Iraqi money changers down tools in strike against central bank

Iraqi money changers down tools in strike against central bank

Shafaq News/ Iraq's money changers launched a nationwide strike on Wednesday, halting their participation in the central bank's foreign currency auctions to protest what they call detrimental policies.

The Coordination Committee for Money Exchange announced the strike in a brief statement, demanding the central bank rescind limitations on foreign currency trading and provide greater industry support.

Earlier this month, Iraq's central bank banned 197 companies from participating in foreign currency auctions, a move seen as targeting money laundering and terrorism financing.

With dollars dominating the country's economy, Baghdad has imposed a series of restrictions on the use of American greenbacks domestically.

Earlier this month, the CBI vice governor said Iraq has considerably increased overseas dollar transactions through the official global SWIFT system, the Central Bank vice governor said last week.

At the end of 2022, the country's banking sector also adopted the international financial messaging system known as SWIFT as part of the reforms, to help tackle money laundering and ensure respect for international sanctions.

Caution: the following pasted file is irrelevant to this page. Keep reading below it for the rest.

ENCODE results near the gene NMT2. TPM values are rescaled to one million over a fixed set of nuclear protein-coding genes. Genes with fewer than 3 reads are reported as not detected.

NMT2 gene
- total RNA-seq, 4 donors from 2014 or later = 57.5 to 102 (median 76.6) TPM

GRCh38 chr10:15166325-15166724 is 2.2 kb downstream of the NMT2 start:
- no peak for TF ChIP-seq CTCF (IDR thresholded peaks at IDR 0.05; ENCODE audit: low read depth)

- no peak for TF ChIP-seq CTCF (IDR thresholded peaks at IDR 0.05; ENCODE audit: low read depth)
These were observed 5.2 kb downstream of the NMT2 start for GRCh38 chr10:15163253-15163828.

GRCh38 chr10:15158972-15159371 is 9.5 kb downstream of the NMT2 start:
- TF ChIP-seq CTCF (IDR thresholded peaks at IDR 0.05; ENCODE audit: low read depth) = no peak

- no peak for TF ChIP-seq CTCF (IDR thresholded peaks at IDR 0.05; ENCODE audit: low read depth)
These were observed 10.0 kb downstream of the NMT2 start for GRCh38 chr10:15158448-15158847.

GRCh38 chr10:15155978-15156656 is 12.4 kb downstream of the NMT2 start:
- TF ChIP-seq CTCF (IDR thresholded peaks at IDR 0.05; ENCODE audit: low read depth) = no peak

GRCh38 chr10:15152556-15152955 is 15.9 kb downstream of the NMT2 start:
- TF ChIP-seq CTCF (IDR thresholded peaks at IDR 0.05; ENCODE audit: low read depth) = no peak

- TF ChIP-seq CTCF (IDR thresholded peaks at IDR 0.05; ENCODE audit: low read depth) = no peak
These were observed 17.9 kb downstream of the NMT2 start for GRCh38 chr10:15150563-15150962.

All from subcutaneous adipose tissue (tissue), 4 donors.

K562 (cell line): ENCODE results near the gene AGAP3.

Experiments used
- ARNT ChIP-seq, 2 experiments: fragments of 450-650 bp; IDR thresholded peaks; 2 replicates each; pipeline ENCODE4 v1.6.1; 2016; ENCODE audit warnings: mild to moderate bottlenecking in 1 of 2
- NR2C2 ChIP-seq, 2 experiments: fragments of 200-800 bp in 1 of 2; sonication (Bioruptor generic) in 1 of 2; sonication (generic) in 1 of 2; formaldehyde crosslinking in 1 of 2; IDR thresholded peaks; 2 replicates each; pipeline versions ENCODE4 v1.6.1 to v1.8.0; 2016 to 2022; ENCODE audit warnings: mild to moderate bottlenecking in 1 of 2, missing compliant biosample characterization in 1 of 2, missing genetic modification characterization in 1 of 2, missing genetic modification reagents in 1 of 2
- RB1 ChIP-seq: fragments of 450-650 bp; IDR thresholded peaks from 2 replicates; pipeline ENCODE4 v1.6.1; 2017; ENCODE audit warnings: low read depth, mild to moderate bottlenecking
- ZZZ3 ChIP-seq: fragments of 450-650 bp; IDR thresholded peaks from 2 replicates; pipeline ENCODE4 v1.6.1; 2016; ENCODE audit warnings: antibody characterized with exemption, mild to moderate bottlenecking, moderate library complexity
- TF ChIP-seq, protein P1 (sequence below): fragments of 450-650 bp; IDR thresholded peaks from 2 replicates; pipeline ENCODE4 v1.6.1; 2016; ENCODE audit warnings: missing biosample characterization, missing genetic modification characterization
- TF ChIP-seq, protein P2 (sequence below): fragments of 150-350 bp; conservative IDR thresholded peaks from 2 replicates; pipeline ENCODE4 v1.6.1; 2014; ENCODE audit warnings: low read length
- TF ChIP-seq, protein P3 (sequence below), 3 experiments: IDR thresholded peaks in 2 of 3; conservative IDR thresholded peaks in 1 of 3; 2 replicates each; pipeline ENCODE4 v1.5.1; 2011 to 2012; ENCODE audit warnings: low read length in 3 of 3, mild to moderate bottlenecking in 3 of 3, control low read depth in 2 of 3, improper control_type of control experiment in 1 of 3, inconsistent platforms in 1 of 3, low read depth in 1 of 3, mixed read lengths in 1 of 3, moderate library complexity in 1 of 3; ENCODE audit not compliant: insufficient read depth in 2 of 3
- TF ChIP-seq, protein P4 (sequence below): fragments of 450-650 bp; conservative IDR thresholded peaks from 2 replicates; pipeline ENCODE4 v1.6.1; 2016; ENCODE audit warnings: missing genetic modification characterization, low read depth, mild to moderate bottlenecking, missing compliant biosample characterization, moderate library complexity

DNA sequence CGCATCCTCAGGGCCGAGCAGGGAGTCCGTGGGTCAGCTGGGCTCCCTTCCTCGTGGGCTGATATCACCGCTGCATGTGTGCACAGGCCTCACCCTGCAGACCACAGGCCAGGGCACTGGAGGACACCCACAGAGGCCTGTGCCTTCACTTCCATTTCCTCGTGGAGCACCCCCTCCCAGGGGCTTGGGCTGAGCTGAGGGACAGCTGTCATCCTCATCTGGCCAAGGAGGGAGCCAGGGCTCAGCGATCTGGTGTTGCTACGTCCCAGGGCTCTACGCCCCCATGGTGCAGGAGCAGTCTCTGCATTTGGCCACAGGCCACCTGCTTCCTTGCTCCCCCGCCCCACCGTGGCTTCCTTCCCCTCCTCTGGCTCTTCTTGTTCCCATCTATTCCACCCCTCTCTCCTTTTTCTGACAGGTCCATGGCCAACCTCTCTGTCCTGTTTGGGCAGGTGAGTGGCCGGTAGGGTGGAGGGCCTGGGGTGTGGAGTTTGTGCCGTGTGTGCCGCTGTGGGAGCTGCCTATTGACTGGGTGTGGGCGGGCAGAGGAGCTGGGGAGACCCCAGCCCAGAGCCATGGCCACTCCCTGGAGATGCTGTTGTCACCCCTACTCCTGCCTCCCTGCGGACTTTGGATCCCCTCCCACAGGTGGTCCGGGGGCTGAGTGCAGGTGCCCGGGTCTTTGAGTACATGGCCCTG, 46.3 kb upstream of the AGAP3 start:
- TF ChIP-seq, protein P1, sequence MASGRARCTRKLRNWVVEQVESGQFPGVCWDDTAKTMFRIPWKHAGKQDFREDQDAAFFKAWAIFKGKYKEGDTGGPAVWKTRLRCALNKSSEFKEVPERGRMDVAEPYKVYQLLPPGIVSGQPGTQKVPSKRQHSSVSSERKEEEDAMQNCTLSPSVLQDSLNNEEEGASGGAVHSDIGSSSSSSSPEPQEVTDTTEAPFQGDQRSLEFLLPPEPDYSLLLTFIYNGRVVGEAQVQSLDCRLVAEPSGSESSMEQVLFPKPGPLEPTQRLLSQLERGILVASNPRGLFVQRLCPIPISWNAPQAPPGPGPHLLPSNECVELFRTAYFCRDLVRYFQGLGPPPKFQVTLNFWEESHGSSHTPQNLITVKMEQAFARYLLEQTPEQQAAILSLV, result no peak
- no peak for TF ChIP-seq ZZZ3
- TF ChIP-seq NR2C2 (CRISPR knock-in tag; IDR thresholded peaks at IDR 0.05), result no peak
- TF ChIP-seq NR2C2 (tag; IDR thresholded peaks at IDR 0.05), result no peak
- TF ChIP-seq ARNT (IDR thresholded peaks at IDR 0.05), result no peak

Oil-rich Iraq has no shortage of dollars, with foreign currency reserves of more than $100 billion. However, experts say tax evasion, the black market, and dollar smuggling to countries and entities facing United States sanctions, mainly neighboring Iran, have increased demand for foreign currencies.

At the beginning of 2023, transactions were at $50 million per day. Iraq now has around $200 million, which is consistent with the size of Iraq's economy, according to official estimates.

Iraqi banks wanting to access dollar reserves held in the United States must make transfers through the electronic system. The US Federal Reserve will then examine the requests and block them if it finds them suspicious.

But the black market is still thriving.

The official exchange rate is fixed by the government at 1,320 dinars to the dollar. On unofficial markets, the dinar has been trading at 1,470 per dollar.

Iraq has close commercial ties with Iran, which also wields considerable political influence in Baghdad where its Iraqi allies dominate parliament and back the current government.

Prime Minister Mohamed Shia al-Sudani acknowledged last year that sanctions preventing dollar transfers to Iranian banks had driven Iraqi traders to the black market.

In late November, the government announced steps to encourage importers of goods like cigarettes, cars, gold, and mobile phones to use official channels to obtain dollars.

Iraqi authorities have banned more than 20 Iraqi banks from conducting dollar transactions in accordance with US regulations regarding sanctions and against money laundering.

The banned banks are restricted from dealing in dollars, but they are allowed to operate local transactions.

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